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Bismarck Applebee’s owners to pay $1 million in abuse case

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The Minot-based operators of a Bismarck Applebee’s restaurant have agreed to pay $1 million to 17 employees who filed charges of sexual harrassment by a former general manager.

Food Management Investors Inc. and Apple Core Enterprises Inc., both of Minot, reached on agreement with the Equal Employment Opportunity Commission to resolve a suit alleging harrassment by Mike Cordova, the former general manager of the Applebee’s restaurant at 434 S. Third St.

In addition to the damages paid to the workers, the company agreed to implement several remedies, including informing employees of their rights, creating an ombudsman position, establishing a hotline to report abuse, setting rules for Internet use at restaurants and creating training practices to prevent abuse.

“From the EEOC’s point of view, that’s always important in a case like this,” said Jean Kamp, attorney with the EEOC’s Chicago district. “Money for the victims is important but so is making sure this doesn’t happen again.”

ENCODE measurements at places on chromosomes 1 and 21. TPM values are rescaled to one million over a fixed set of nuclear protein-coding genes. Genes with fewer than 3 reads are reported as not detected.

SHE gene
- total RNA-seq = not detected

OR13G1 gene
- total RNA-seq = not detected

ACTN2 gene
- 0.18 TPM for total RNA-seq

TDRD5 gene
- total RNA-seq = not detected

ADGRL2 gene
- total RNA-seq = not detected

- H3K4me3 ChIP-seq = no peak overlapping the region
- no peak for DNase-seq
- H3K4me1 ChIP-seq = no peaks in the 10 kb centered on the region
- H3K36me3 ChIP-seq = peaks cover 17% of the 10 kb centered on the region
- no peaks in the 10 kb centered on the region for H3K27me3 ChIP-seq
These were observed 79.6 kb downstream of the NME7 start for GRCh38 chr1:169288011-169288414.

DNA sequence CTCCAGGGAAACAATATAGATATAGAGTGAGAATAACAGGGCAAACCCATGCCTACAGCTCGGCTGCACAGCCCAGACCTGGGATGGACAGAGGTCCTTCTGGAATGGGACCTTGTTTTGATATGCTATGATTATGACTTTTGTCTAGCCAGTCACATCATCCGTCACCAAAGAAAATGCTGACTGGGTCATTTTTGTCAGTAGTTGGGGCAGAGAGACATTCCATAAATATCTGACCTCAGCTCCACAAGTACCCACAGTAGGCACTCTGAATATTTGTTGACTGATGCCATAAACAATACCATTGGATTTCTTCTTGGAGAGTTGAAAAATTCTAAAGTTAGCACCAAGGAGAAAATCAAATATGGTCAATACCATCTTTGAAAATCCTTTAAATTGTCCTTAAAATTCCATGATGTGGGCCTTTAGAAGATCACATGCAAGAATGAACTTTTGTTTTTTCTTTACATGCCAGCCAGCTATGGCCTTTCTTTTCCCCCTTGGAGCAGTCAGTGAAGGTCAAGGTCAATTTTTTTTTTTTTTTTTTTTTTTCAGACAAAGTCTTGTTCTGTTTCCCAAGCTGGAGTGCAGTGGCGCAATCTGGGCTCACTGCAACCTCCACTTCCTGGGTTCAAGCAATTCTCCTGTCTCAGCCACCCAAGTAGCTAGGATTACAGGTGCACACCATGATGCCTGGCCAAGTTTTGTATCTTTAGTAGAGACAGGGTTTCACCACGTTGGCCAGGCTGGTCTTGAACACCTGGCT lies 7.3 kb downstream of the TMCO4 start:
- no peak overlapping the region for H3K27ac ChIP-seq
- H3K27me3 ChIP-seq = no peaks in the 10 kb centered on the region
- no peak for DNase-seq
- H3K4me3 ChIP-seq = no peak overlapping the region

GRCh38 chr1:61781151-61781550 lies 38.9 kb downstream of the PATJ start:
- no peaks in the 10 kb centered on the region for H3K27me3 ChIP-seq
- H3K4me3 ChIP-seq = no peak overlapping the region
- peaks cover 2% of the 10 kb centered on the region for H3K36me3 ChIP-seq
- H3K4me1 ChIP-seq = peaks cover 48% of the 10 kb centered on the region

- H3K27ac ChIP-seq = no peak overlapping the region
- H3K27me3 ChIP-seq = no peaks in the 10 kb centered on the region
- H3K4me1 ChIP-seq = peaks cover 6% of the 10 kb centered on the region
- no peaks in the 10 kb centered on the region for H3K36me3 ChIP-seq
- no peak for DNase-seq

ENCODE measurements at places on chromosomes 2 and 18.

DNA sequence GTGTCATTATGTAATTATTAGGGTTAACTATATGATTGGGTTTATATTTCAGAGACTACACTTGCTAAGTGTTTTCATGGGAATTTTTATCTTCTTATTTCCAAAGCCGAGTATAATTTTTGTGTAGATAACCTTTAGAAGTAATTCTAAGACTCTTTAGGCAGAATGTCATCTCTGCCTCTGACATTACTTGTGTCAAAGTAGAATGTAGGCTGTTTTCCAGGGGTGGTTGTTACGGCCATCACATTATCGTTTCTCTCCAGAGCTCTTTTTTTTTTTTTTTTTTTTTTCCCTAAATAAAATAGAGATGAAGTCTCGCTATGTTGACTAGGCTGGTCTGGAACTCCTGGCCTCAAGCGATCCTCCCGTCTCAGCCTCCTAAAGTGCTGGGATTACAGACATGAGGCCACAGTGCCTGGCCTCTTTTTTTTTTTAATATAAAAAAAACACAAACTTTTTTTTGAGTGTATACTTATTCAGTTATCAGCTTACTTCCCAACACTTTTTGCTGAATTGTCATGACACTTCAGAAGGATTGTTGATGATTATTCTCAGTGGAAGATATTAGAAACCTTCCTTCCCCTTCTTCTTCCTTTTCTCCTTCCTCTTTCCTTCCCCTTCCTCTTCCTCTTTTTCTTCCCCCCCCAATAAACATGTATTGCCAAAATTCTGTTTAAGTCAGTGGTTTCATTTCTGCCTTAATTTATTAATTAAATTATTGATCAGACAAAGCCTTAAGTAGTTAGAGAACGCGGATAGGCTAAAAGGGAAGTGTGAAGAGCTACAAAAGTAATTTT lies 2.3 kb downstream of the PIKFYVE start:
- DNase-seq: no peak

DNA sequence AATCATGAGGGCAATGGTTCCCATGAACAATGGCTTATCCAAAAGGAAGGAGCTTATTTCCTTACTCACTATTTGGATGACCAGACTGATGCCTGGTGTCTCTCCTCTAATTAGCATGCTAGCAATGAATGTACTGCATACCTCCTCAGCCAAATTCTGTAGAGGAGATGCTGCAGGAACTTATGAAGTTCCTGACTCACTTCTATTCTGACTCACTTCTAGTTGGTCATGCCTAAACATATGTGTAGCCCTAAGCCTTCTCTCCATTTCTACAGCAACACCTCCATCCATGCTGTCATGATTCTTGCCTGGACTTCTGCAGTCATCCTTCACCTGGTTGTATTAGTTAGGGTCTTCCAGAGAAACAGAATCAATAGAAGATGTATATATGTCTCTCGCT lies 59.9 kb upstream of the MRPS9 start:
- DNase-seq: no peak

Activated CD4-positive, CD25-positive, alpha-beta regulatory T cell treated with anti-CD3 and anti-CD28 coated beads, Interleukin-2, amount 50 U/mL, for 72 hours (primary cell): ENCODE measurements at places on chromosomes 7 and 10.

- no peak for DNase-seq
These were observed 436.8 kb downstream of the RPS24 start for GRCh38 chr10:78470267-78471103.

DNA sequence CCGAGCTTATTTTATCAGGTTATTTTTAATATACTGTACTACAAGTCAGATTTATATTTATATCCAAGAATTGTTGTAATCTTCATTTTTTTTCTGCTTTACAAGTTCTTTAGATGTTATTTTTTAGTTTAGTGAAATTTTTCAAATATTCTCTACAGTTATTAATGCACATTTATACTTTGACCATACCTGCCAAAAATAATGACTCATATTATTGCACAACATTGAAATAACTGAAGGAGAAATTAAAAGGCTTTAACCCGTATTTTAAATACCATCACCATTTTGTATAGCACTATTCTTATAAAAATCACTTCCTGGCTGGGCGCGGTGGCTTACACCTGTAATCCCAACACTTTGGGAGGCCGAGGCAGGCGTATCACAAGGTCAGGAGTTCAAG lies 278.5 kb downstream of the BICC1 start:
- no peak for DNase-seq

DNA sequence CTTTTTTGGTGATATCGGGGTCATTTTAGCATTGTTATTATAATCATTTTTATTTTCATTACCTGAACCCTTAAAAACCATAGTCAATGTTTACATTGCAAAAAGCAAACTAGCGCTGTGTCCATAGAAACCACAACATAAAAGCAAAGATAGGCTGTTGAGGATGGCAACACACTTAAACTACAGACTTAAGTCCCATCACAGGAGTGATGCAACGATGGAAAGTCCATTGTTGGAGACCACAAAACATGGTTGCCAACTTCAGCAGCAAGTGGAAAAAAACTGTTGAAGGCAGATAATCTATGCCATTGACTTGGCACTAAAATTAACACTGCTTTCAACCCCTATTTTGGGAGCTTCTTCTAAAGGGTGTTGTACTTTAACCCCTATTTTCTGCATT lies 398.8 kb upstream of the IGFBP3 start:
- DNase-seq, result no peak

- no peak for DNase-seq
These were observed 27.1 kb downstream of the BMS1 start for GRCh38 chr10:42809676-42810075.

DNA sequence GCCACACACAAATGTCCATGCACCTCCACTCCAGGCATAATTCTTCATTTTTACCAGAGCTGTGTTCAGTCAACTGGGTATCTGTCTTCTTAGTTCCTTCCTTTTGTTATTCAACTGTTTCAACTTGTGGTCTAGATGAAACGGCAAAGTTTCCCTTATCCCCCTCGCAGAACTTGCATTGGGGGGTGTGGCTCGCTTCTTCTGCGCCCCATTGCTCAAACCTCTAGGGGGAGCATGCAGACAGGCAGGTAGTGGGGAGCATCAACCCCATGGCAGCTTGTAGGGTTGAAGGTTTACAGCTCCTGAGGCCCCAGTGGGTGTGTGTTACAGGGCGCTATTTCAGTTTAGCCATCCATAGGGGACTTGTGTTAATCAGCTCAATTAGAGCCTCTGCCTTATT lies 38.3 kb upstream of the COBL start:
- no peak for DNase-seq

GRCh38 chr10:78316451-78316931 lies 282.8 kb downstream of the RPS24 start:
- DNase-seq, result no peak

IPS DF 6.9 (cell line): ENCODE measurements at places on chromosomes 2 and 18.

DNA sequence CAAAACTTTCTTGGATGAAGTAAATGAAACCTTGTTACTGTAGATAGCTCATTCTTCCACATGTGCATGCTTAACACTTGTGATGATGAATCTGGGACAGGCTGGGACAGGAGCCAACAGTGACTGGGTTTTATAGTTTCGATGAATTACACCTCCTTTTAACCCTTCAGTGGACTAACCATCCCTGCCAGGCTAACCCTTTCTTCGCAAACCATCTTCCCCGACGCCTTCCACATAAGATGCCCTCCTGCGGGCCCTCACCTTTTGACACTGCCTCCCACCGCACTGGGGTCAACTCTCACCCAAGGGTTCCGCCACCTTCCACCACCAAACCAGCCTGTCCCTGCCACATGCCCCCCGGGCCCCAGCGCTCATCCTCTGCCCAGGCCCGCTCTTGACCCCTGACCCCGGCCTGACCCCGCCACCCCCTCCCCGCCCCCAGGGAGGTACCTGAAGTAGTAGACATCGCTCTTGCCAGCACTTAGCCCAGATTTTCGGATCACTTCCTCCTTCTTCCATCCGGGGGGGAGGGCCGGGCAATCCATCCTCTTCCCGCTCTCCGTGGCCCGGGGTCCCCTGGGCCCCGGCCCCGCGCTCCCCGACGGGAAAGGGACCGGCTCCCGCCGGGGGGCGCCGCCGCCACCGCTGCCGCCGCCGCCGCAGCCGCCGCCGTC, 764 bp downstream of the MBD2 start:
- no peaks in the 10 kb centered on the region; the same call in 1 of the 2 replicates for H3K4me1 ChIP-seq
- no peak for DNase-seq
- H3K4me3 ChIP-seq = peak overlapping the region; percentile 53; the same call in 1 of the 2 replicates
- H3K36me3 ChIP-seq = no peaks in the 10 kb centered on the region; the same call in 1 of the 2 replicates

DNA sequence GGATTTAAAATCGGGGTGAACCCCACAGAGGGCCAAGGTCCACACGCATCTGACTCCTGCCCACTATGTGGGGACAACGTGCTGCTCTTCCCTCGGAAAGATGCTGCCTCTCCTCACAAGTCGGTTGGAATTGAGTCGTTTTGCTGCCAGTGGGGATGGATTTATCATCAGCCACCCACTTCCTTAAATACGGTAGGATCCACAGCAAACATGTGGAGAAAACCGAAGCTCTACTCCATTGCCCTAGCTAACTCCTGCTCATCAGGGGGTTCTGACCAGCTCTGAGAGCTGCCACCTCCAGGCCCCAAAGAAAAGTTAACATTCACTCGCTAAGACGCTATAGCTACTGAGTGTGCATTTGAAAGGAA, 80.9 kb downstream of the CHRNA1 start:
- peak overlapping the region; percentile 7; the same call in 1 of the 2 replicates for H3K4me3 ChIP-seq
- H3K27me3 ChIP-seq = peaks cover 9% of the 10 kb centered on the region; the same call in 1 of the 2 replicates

Apple Core human resources director Tom Weaver provided a statement on the agreement:

"We truly regret the incidents and have launched an aggressive retraining program that underscores our commitment to providing team members a fair and supportive work environment. We have a zero-tolerance policy against harassment in the workforce."

The EEOC began an investigation of behavior at the restaurant in 2007 after five women filed complaints with the commission, and it brought a suit against the company in June 2010 after the EEOC could not reach an agreement on steps to address the complaints, said Nick Pladson, the EEOC’s lead lawyer in the case.

According to the complaint against the company, Cordova allegedly groped female employees, solicited sex, exposed himself, showed employees pornography, told lewd jokes and stories, and made explicit comments to demean female employees. The EEOC’s complaint also alleged that he coerced an employee into performing oral sex in exchange for a raise.

Cordova was fired in 2007 following the complaints, Pladson said, and none of the 17 women who will share in the damages payment still works with the restaurant.

The remedies outlined in the agreement will apply to the defendants’ 30 stores in four states, Weaver said. The restaurant operators must provide reports to the EEOC for three years, according to Kamp.

“During that time they will be sending us reports every six months, and we’ll be reading them with great interest,” she said.

U.S. District Judge Daniel Hovland in Bismarck issued a consent decree in the case Thursday.

(Reach reporter Christopher Bjorke at 250-8261 or


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